Faculty, guests and students support a lively process of research and exchange of ideas that makes history a vibrant discipline. This series features several such speakers each semester.
FALL 2022 Schedule
What if Lincoln Had Lived?
Friday, September 16 at 6:30 p.m. in Graves Winants Auditorium
Presented by Dr. Allen C. Guelzo, senior research scholar in the Council of the Humanities and director of the Initiative on Politics and Statesmanship in the James Madison Program at Princeton University
Hope College, the Department of History and the Van Raalte Farm Civil War Muster of Holland are pleased to welcome world-renowned author, eminent Civil War historian and prize-winning Lincoln scholar, Dr. Allen C. Guelzo from Princeton University. Dr. Guelzo's talk will touch on four likely scenarios for a very different reconstruction than the one we experienced at the hands of Andrew Johnson: Lincoln’s support for black voting rights, Lincoln’s encouragement of black economic integration, Lincoln’s interest in settlement of the west, and finally Lincoln’s desire to “clean the Confederate slate” by encouraging the Confederate leadership to flee into exile and be replaced by a new Unionist Southern leadership.
BIBLICAL IMAGERY IN UNLIKELY PLACES: CHRISTIANITY AND EARLY 20TH CENTURY CHINESE LITERATURE
Thursday, September 22, 7–8:30 p.m. (*virtual event)
Presented by Dr. Gloria S. Tseng, associate professor of history at Hope College
The first three decades of the 20th century witnessed both a remarkable expansion of missionary endeavors in China and the rise of anti-Christian and anti-imperialist sentiments among Chinese intellectuals. Surprisingly, the authors of this period who championed new Chinese literature often employed Biblical imagery in their works, infusing them with a Christian ethos. This presentation with Gloria S. Tseng, associate professor of history at Hope College, explores the paradoxical relationship between Christianity and modern Chinese literature through a case study of the author Ba Jin’s novels. This program supports our exhibition In Service to Others: A History of Holland’s Women Missionaries.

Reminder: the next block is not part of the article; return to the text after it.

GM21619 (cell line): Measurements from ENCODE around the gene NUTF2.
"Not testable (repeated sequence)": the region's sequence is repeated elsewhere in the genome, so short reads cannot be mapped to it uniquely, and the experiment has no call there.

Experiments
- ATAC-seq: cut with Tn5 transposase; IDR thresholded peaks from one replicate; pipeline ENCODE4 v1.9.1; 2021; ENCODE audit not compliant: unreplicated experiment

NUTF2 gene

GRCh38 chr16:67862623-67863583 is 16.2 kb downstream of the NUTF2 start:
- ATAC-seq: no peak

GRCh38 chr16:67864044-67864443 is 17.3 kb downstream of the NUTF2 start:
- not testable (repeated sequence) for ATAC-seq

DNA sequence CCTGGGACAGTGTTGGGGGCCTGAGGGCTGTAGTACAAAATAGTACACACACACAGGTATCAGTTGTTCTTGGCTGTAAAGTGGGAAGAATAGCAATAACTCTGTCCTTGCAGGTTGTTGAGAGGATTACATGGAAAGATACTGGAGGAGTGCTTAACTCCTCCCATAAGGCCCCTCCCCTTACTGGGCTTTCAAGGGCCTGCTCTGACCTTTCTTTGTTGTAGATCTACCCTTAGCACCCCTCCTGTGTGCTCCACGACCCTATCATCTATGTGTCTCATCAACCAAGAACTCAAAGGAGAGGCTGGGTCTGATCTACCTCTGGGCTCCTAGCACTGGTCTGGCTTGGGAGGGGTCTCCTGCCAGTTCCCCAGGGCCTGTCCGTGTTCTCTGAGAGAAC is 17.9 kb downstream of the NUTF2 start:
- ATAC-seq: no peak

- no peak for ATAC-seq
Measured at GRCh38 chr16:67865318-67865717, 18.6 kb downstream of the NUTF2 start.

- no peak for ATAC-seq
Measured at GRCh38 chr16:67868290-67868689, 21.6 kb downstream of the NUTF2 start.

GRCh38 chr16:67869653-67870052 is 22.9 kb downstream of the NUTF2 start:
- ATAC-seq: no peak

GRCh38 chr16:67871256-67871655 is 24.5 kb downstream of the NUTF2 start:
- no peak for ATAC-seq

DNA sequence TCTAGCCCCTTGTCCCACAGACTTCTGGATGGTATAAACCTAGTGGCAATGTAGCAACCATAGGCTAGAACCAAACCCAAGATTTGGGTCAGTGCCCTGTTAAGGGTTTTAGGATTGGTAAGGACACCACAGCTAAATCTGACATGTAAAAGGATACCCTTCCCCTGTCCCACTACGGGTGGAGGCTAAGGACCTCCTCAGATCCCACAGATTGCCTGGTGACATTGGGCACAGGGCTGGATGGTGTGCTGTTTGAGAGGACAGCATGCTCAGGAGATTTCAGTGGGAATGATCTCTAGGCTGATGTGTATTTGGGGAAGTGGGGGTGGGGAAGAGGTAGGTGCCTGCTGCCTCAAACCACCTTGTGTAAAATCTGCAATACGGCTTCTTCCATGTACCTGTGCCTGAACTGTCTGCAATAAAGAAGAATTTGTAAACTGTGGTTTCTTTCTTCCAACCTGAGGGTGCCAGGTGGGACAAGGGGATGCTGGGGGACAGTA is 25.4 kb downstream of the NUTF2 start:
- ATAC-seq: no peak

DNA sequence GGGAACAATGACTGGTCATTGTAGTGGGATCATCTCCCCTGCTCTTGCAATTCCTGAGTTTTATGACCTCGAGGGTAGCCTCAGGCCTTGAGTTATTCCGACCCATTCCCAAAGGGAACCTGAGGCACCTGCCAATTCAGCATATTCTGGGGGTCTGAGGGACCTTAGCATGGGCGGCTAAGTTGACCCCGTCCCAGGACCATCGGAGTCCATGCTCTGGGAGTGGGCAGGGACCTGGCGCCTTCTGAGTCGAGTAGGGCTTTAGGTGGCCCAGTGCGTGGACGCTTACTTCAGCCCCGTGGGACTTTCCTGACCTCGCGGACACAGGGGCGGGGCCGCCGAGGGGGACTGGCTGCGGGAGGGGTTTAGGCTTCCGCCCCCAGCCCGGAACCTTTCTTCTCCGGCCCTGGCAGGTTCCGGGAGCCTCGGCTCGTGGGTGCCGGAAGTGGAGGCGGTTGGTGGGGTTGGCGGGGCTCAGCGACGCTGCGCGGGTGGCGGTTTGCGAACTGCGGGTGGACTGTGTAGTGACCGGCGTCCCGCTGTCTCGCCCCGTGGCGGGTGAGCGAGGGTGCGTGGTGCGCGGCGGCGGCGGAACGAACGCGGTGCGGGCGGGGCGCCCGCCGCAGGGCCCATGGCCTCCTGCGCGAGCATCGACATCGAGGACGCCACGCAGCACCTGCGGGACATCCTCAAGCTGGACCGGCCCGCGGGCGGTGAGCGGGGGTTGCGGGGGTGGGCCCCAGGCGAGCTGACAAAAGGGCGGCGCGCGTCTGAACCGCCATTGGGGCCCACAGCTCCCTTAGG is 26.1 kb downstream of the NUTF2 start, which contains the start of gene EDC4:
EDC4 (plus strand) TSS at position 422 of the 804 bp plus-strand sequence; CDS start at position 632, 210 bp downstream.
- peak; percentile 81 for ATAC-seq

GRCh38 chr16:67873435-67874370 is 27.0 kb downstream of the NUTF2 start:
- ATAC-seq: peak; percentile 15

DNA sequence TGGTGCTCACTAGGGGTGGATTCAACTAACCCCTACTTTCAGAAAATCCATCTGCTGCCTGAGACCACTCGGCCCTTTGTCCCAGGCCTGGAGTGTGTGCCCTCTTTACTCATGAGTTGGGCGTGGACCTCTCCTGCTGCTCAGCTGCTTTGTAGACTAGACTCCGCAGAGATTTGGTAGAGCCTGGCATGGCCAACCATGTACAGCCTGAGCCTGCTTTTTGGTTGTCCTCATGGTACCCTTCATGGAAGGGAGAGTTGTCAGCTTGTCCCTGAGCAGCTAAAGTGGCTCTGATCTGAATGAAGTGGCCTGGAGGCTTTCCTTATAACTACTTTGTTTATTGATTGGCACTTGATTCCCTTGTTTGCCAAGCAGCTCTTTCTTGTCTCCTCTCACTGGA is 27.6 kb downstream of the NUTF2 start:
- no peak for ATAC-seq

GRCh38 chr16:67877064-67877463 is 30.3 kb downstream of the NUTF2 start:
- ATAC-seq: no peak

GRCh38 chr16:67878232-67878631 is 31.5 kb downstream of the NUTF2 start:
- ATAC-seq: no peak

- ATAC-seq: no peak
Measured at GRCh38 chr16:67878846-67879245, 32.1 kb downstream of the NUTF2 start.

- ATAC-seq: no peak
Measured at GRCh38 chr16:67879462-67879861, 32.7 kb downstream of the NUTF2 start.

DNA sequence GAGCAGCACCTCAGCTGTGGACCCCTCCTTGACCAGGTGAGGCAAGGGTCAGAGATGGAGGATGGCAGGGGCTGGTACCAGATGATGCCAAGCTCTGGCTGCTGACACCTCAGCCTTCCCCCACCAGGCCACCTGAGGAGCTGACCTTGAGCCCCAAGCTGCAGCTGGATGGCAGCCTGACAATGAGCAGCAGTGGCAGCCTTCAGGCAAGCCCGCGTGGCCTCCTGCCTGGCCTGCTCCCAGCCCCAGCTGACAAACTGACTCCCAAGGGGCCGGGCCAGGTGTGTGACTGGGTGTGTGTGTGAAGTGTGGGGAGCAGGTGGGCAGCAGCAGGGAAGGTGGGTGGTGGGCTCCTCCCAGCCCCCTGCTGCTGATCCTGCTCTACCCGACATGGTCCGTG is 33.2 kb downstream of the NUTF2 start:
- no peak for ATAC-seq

*Registration is required on Eventbrite
This event is presented by the Holland Museum as part of their Cultural Lens Program.
THINGS ODIOUS AND IMMORAL: THE FOREIGN RELATIONS OF U.S. SLAVERY, 1775-1865
Tuesday, October 25, at 7 p.m. (virtual event)
Presented by Dr. Steven Brady, Department of History, George Washington University
This is a virtual event. Join via Google Meet.
THE OTTAWA COUNTY POOR FARM: NEW PERSPECTIVES FROM DATA ANALYTICS AND LOCAL/DIGITAL HISTORY
Friday, December 2, at 4 p.m. at Herrick District Library
Presented by Dr. Wayne Tan, Department of History, and Hope College summer research students Aubrey Brolsma, Chloe Bares and Ty Overhiser
For more than a century, the Ottawa County Poor Farm was a place some people called home, and a source of identity in the county’s community. But time has erased memories of its significance. This past summer (2022), Hope College students Chloe Bares, Aubrey Brolsma and Ty Overhiser along with Wayne Tan, associate professor of history, worked together to find new perspectives on the Poor Farm. Using rare historical records and new digital and data analytical tools, this presentation breathes new life into stories about the Poor Farm — its residents and their lives, and its rise and decline in the timeline of the community’s history.
This off-site presentation is a collaboration between the Holland Museum, the Hope College Department of History, and the Herrick District Library. This program is part of the Holland Museum “Tales from the Archives” series which explores local history topics supported by the Holland Museum’s collection and archives. The museum program is free; donations are encouraged.
Lubbers Hall126 East 10th StreetRoom 338Holland, MI 49423